Bylaws had been established to ensure the borehole is properly looked after. Children can’t play in the area, livestock are kept out by protective fencing, jerry cans for collecting water have to be clean - and fines are levied if this is not respected. Community members collect a small sum every month to cover the replacement of spare parts. Everyone was hugely appreciative of the fact that they are no longer plagued with constant illness, or the burden of having to find money for medicines.

They’re now able to spend more time undertaking more productive, income generating work rather than trekking to find a source of dirty water. The value of their land has increased with the benefit of a clean water supply. The elderly can now access safe water closer to their homes and so can remain more independent. Women commented on how much cleaner their clothes are. The children are safer as they don’t have to trek long distances for water, risking abduction or drowning by falling into open ponds.

The impact has been so broad and extensive it’s incredible that something so simple can be so transformational and I quietly reflect on how much we take for granted – turning on a tap to get clean water.

Teopista washes her hands using her household tippy tap

On my last day I returned to the Namayumba Health Centre after initially visiting in 2016.  Back then, the facility serviced 40,000 people with an operating theatre, maternity ward, HIV clinic, diabetes clinic, laboratory, and youth clinic – yet there wasn’t access to running water in any of the hospital buildings. Water came from a hand pump located outside the hospital grounds, which nurses would have to run to and queue up at if they needed water during a delivery! Quite unthinkable but true.

The latrines were in an incredibly bad condition, and there wasn’t an incinerator for medical waste. Instead, it was bagged up to be taken away, yet would often be uncovered by local dogs - increasing the risk of the spread of disease and infection.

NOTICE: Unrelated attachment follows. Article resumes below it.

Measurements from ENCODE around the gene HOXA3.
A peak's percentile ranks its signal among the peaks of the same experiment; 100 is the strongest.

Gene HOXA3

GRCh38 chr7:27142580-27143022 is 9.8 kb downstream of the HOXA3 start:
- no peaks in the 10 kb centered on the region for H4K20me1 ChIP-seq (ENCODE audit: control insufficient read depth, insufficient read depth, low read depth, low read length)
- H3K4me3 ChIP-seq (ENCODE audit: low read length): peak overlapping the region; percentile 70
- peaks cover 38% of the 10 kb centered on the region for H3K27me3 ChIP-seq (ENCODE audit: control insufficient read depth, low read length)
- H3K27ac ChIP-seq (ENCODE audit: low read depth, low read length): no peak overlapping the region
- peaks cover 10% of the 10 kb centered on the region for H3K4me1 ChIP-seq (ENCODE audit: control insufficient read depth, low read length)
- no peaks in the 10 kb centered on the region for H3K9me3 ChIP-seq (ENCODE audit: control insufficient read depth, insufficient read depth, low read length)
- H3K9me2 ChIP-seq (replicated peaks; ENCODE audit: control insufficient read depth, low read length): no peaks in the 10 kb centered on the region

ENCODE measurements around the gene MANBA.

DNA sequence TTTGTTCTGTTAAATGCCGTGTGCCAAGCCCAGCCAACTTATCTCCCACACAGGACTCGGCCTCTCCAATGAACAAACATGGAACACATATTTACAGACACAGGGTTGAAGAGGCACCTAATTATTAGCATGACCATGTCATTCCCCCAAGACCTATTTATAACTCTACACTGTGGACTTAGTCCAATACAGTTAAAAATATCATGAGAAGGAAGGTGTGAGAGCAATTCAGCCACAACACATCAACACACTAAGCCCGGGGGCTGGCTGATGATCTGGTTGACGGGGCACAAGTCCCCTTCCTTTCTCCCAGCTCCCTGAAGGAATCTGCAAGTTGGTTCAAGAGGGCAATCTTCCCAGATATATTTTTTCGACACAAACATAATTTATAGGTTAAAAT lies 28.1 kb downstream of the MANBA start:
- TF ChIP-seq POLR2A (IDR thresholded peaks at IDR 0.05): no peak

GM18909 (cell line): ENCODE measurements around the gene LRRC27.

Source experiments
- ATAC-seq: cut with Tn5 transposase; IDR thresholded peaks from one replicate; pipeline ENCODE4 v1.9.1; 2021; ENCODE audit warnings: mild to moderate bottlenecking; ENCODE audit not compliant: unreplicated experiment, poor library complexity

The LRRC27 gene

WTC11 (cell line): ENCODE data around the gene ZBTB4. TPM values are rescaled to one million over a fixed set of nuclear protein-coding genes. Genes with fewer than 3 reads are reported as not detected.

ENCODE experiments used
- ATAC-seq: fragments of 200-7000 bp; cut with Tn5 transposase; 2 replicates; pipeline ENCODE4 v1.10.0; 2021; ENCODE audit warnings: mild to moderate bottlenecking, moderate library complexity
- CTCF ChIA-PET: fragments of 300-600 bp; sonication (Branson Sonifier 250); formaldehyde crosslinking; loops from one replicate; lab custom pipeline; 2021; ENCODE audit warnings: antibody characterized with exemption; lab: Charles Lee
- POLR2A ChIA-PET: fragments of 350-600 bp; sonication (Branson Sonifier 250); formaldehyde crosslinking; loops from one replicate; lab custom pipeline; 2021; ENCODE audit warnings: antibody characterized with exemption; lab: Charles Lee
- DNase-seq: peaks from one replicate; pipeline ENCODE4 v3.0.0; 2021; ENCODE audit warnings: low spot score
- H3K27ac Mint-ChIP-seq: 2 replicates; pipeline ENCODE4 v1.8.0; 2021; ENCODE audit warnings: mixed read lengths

Last year Just a Drop set about building a 16-stance toilet block with running water and private washing facilities for men and women, together with handwashing facilities. We built an incinerator for burning medical waste, a borehole for access to safe water, and a pump house and distribution system to bring water to all of the buildings on the site.

The outcome I witnessed was fantastic – a much healthier, cleaner, safer environment for all. Holding baby Grace, born just 12 hours earlier, in a ward with running water with her mum safe and well felt very rewarding.

What I have learnt over the years in running Just a Drop is that in the interests of the communities and our stakeholders, sustainability sits in our DNA even before water, sanitation and hygiene education. It’s our aim that among every community we work with our solutions are there for the long-term and create a lasting legacy and something everyone - be it our funding partners, the Just a Drop team, our local partners and the communities themselves - can be proud to be associated with.  Thank you to one and all. 

- Fiona Jeffery OBE, Founder & Chairman, Just a Drop

Fiona with the Buguluube community collecting safe water from one of the village's shallow wells